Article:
One voice fills an ampitheater of 300 people, sheering clear to the back wall. The bass beats like a pulse or a summer storm, and the keyboard melody washes underneath. The night is warm, and the crowd is moving in the current of sound.

Music in the Berkshires runs deep — in many traditions. In the 1950s, Louis Armstrong played the Music Inn and jazz legends taught in Lenox. In 1969, Janice Joplin opened the summer season of the Boston Symphony Orchestra here before she went on to Woodstock.

We have a growing center of classical music in the Boston Symphony Orchestra’s summer home at Tanglewood, and also of folk from Alice’s Restaurant onward. Indy rock, jazz and contemporary sound evolves at Mass MoCA in FreshGrass and Wilco’s Solid Sound festivals, Bang on a Can’s contemporary compositions and the Grammy-winning ensemble Roomful of Teeth … and they’re just the beginning.

Music in the Berkshires

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Tanglewood has been the summer home of the Boston Symphony Orchestra since 1938. Berkshire music lovers began a concert series in the 1930s, and it has expanded with popular music in early and late summer, folk and rock, comedy and jazz, and now with the Tanglewood Learning Institute.


Mass MoCA

A 150-year-old mill at the fork of the Hoosic River is now the largest contemporary art museum in the country, and one of the largest on the planet. New exhibits open each season, bringing artists from across the U.S. and the world — China, Kashmir, Israel, Nunavut — and long-term installations span many years, from Sol LeWitt’s rainbow swirl of murals to Laurie Anderson’s sound studio.


Guthrie Center

You can get anything you want at Alice’s Restaurant — even an evening of music with the Guthrie family. The church that made folk music history 50 years ago in Arlo Guthrie’s hit song is now a community center and the site of an annual folk music series in the summers.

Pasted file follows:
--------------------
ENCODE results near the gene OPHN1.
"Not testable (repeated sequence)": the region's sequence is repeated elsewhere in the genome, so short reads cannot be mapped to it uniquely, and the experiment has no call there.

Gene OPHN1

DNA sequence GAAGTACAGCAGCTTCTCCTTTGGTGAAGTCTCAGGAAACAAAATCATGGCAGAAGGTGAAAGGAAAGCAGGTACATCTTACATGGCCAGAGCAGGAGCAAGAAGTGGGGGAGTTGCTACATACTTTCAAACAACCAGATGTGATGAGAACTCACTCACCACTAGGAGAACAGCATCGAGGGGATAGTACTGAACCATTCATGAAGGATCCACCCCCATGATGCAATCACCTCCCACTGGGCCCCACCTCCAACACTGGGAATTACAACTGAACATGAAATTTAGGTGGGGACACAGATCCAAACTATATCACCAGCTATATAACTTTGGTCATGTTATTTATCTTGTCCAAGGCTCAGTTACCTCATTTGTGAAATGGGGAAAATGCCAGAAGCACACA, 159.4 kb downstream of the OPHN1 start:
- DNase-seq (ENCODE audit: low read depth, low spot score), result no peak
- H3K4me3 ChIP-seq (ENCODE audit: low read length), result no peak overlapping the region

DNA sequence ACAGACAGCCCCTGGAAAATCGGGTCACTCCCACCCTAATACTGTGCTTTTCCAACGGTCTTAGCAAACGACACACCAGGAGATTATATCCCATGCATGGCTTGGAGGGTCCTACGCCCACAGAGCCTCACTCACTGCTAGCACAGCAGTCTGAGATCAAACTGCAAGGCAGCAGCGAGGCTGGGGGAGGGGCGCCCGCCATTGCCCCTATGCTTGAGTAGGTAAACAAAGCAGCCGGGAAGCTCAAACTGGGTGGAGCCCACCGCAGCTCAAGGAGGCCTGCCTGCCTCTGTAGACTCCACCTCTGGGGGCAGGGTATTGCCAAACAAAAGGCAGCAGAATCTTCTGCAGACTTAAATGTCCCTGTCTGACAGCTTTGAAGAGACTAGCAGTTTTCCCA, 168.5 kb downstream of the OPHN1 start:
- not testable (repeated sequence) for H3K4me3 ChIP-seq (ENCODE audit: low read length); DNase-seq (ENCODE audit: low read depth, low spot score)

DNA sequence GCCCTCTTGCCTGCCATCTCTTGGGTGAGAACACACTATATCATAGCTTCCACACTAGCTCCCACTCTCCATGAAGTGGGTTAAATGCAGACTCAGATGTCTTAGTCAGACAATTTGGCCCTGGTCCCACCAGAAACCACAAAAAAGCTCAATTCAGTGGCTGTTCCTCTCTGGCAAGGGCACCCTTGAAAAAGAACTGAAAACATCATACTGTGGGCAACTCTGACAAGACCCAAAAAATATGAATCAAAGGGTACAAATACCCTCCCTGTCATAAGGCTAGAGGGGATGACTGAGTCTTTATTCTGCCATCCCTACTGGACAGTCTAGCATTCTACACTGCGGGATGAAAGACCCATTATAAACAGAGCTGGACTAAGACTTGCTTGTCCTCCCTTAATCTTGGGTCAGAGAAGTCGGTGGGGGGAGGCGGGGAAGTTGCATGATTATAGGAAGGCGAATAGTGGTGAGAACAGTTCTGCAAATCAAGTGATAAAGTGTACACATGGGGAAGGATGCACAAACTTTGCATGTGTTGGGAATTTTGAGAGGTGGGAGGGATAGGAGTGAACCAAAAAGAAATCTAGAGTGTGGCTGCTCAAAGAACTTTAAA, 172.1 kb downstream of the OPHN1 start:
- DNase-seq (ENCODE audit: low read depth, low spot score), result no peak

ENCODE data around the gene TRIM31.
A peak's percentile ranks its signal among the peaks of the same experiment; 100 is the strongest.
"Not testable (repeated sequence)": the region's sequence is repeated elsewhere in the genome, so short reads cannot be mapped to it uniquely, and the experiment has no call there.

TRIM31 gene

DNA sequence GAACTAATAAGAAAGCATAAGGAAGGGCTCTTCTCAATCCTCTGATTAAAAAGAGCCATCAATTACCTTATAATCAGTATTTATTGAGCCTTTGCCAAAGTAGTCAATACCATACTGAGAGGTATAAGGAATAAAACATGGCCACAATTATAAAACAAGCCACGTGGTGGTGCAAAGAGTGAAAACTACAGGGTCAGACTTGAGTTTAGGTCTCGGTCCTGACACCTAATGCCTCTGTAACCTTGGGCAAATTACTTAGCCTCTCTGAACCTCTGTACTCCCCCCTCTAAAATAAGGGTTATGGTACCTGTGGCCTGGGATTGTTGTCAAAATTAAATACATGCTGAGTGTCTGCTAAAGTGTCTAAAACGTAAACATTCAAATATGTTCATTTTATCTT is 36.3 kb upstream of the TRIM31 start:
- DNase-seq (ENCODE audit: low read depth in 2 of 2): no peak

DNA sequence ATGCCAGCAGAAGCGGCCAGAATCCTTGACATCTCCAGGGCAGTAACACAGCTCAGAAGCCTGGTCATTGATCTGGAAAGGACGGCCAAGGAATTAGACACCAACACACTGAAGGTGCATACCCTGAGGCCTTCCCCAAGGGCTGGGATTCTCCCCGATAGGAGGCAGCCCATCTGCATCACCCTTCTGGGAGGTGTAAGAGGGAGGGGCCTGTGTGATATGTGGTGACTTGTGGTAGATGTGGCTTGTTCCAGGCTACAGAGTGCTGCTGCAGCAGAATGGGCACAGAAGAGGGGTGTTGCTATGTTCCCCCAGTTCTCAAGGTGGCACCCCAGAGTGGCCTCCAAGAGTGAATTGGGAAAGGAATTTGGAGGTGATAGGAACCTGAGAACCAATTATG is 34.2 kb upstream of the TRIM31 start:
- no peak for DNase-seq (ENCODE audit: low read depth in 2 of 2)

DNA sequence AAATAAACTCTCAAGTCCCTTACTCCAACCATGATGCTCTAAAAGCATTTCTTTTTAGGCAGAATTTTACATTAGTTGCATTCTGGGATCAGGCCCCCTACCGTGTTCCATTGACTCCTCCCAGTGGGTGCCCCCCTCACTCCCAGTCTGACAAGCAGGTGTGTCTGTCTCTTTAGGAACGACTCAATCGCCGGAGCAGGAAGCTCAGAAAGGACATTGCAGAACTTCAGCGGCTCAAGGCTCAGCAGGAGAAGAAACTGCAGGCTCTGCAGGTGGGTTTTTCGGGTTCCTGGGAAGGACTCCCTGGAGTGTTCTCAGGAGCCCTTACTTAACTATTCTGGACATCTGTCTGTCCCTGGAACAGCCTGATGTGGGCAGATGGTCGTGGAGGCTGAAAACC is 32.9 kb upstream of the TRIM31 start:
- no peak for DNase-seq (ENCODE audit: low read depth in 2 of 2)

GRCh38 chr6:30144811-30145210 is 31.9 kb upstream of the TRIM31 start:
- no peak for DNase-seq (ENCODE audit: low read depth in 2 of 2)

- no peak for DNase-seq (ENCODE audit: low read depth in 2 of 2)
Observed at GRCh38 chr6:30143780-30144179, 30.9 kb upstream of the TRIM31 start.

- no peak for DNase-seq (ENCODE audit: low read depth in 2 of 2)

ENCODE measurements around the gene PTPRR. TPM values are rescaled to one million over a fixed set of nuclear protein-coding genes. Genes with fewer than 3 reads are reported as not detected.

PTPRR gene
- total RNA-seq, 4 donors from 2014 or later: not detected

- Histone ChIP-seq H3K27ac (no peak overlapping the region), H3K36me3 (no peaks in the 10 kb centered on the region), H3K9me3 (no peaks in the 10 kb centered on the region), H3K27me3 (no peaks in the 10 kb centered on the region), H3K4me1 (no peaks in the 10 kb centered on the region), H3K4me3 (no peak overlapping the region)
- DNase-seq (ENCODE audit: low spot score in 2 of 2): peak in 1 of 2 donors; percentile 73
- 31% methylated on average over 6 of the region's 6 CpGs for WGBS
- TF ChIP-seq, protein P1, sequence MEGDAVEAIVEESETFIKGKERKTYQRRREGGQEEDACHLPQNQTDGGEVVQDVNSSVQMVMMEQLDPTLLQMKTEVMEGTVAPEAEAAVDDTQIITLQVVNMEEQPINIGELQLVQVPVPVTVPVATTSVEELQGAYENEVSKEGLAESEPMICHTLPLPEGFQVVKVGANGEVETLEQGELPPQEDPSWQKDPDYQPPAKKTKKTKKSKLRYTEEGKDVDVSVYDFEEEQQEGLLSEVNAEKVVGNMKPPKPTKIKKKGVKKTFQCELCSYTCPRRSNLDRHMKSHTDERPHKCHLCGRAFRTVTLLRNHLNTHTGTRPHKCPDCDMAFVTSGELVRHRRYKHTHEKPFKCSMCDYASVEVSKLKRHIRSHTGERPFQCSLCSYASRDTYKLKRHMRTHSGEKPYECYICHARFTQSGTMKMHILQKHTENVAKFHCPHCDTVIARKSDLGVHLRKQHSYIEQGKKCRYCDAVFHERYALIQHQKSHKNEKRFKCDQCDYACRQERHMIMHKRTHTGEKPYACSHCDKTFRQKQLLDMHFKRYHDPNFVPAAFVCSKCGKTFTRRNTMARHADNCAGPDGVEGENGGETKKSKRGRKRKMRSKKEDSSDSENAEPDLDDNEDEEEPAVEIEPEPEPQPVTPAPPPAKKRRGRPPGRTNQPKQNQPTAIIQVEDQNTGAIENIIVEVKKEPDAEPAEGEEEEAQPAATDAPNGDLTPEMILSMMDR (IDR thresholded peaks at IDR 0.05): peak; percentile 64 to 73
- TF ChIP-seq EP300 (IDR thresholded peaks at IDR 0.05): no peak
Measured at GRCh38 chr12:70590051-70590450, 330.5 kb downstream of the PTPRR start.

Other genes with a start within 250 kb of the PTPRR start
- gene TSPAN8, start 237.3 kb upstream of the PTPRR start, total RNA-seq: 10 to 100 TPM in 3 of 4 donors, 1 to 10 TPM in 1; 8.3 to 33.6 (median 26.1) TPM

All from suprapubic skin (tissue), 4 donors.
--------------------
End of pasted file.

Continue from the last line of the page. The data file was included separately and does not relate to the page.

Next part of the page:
Clark Art Institute

Renoir rubs elbows with Rodin, and the reflecting pool glows between northeast granite and classical marble. The Clark Art Institute holds a collection of Impressionists and more on a campus re-imagined by Tadao Ando.


Colonial Theatre

Brooklyn comedians play here, and tributes to Santana or Aretha Franklin. The Colonial Theatre acts as a year-round concert hall and 21st-century performance space, decked in gilt and red velvet out of another century.


Barrington Stage Company

Barrington Stage Company has been known for 25 years for re-imagining lavish musicals and taking on deep and timely challenges in its theaters. The company fills two stages in Pittsfield with concerts and performances from June to October and a festival of short plays in the winter.


Close Encounters

Close to 30 years ago, cellist Yehuda Hanani began presenting chamber concerts with conversation on a theme. The form was new then — it has become common now. And over the years, Hanani has created concerts with musicians and themes around the world as artistic director of Close Encounters with Music.


Dewey Hall

At the center of Sheffield’s town green, along Route 7, an old fieldstone and marble hall has acted as a community center for more than a hundred years. A community group hosts art shows and talks here, concerts, swing and contradances and the Dewey Hall Folk Series.


Egremont Barn

The old barn at the Egremont Village Inn gives refuge on a windy night. Tables gather around an informal stage with a piano. And concerts, comedy and karaoke have been drawing a community here at the Egremont Barn for pub comfort food and music.


North Berkshire dance

Contra and square dancing is a living New England tradition, as casual as dancing barefoot in the kitchen on a summer night. The North Berkshire Community Dance holds a monthly dance on second Saturdays at the Williamstown Community Preschool, with live music.


Red Lion Inn

The Red Lion Inn has stood centrally on Main Street since 1773, when it served as a stage coach between Boston and Albany. The old clapboard building has a history going back to the Revolution, and today it brings locals and visitors to its restaurants and shop of goods from local artists and artisans.


The Mount

Edith Wharton, the first woman to win the Pulitzer Prize, wrote many of her best-known novels in this house, in the 10 years she lived in Lenox — from The House of Mirth to Ethan Frome. Her house is now a museum, a center of writing, music and performance, landscape and gardens, dedicated to keeping her spirit alive.


Williams College

Williams College is named the top liberal arts college in the country, out in the Berkshire hills with an art museum, theater and music, talks and trails — and a spirit of making its own fun.